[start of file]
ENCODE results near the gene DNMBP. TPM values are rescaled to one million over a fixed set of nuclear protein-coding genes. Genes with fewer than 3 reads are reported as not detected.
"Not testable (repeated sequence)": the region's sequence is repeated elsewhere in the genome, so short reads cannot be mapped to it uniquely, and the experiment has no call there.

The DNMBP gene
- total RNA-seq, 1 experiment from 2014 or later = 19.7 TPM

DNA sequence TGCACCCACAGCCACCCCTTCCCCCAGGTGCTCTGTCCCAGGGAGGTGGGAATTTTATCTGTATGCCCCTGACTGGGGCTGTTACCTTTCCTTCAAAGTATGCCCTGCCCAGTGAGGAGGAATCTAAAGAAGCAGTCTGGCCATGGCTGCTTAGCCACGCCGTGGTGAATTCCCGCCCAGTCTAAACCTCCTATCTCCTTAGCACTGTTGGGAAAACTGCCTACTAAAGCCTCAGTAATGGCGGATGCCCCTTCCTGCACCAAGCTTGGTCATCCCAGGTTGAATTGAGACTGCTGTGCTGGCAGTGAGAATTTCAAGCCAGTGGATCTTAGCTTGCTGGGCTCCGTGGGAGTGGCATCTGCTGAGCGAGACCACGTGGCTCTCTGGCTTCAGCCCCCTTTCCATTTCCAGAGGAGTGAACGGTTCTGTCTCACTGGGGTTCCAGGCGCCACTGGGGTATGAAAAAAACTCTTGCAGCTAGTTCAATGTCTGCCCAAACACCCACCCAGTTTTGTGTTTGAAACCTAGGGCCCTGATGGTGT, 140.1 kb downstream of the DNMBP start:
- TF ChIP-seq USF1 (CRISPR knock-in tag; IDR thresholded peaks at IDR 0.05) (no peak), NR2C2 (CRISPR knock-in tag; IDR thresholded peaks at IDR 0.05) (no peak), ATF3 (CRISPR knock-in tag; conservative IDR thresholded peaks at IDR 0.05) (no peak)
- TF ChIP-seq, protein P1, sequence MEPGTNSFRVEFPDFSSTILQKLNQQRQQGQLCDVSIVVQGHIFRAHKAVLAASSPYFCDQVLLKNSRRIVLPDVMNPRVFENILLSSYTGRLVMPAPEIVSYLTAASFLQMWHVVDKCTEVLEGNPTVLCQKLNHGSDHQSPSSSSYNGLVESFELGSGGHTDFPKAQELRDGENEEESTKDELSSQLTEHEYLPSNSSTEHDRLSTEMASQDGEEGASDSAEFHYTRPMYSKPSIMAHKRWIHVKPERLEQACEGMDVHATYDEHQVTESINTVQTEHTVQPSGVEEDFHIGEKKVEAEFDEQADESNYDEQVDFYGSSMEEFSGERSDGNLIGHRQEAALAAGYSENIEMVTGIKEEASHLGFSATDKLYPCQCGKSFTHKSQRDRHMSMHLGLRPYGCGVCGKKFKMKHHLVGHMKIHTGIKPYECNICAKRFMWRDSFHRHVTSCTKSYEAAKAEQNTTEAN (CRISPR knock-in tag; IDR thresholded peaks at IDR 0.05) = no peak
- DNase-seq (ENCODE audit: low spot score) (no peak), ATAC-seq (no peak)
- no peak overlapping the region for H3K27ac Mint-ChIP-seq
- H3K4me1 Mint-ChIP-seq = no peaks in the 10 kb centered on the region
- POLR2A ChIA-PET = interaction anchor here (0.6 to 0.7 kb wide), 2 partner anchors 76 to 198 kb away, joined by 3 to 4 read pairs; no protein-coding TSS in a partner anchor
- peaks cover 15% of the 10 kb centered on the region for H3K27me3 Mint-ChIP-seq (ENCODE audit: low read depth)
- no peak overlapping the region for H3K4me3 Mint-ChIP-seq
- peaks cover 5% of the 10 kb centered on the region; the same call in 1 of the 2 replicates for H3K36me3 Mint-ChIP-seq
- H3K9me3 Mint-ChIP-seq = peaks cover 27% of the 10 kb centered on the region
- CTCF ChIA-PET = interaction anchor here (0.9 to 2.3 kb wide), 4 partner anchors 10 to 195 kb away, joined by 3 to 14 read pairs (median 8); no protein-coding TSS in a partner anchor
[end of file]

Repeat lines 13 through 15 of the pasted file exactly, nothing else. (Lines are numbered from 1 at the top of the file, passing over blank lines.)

- no peak overlapping the region for H3K4me3 Mint-ChIP-seq
- peaks cover 5% of the 10 kb centered on the region; the same call in 1 of the 2 replicates for H3K36me3 Mint-ChIP-seq
- H3K9me3 Mint-ChIP-seq = peaks cover 27% of the 10 kb centered on the region